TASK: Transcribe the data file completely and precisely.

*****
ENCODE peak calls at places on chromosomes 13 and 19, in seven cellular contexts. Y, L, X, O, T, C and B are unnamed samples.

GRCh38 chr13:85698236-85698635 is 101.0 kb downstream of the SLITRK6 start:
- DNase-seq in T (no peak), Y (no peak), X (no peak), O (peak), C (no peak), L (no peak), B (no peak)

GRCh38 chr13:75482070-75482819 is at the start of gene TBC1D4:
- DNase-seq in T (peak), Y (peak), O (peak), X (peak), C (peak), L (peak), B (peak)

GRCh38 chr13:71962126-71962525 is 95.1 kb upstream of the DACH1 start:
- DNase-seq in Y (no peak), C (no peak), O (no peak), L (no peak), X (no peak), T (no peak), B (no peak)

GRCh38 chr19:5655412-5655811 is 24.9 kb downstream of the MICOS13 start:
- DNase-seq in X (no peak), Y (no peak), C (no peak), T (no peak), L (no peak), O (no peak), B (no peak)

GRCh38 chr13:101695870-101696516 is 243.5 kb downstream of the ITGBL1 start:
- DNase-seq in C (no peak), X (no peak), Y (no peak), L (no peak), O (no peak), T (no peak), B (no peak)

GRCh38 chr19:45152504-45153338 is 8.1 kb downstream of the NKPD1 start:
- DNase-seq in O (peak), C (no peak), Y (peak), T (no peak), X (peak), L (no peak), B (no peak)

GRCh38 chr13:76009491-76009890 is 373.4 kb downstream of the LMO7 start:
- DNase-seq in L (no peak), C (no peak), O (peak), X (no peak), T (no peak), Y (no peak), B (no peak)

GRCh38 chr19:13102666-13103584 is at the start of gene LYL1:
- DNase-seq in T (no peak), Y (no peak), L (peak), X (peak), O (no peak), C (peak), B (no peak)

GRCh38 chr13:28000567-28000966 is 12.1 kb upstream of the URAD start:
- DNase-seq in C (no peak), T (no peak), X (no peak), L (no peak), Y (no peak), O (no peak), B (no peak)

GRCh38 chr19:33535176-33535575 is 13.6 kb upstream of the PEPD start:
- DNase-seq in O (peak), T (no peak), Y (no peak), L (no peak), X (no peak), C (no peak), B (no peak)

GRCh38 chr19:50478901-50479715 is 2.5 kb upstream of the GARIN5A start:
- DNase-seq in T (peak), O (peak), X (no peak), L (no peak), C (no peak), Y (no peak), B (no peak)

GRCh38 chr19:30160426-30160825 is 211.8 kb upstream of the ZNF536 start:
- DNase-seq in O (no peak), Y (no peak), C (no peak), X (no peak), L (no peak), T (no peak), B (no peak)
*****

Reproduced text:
ENCODE peak calls at places on chromosomes 13 and 19, in seven cellular contexts. Y, L, X, O, T, C and B are unnamed samples.

GRCh38 chr13:85698236-85698635 is 101.0 kb downstream of the SLITRK6 start:
- DNase-seq in T (no peak), Y (no peak), X (no peak), O (peak), C (no peak), L (no peak), B (no peak)

GRCh38 chr13:75482070-75482819 is at the start of gene TBC1D4:
- DNase-seq in T (peak), Y (peak), O (peak), X (peak), C (peak), L (peak), B (peak)

GRCh38 chr13:71962126-71962525 is 95.1 kb upstream of the DACH1 start:
- DNase-seq in Y (no peak), C (no peak), O (no peak), L (no peak), X (no peak), T (no peak), B (no peak)

GRCh38 chr19:5655412-5655811 is 24.9 kb downstream of the MICOS13 start:
- DNase-seq in X (no peak), Y (no peak), C (no peak), T (no peak), L (no peak), O (no peak), B (no peak)

GRCh38 chr13:101695870-101696516 is 243.5 kb downstream of the ITGBL1 start:
- DNase-seq in C (no peak), X (no peak), Y (no peak), L (no peak), O (no peak), T (no peak), B (no peak)

GRCh38 chr19:45152504-45153338 is 8.1 kb downstream of the NKPD1 start:
- DNase-seq in O (peak), C (no peak), Y (peak), T (no peak), X (peak), L (no peak), B (no peak)

GRCh38 chr13:76009491-76009890 is 373.4 kb downstream of the LMO7 start:
- DNase-seq in L (no peak), C (no peak), O (peak), X (no peak), T (no peak), Y (no peak), B (no peak)

GRCh38 chr19:13102666-13103584 is at the start of gene LYL1:
- DNase-seq in T (no peak), Y (no peak), L (peak), X (peak), O (no peak), C (peak), B (no peak)

GRCh38 chr13:28000567-28000966 is 12.1 kb upstream of the URAD start:
- DNase-seq in C (no peak), T (no peak), X (no peak), L (no peak), Y (no peak), O (no peak), B (no peak)

GRCh38 chr19:33535176-33535575 is 13.6 kb upstream of the PEPD start:
- DNase-seq in O (peak), T (no peak), Y (no peak), L (no peak), X (no peak), C (no peak), B (no peak)

GRCh38 chr19:50478901-50479715 is 2.5 kb upstream of the GARIN5A start:
- DNase-seq in T (peak), O (peak), X (no peak), L (no peak), C (no peak), Y (no peak), B (no peak)

GRCh38 chr19:30160426-30160825 is 211.8 kb upstream of the ZNF536 start:
- DNase-seq in O (no peak), Y (no peak), C (no peak), X (no peak), L (no peak), T (no peak), B (no peak)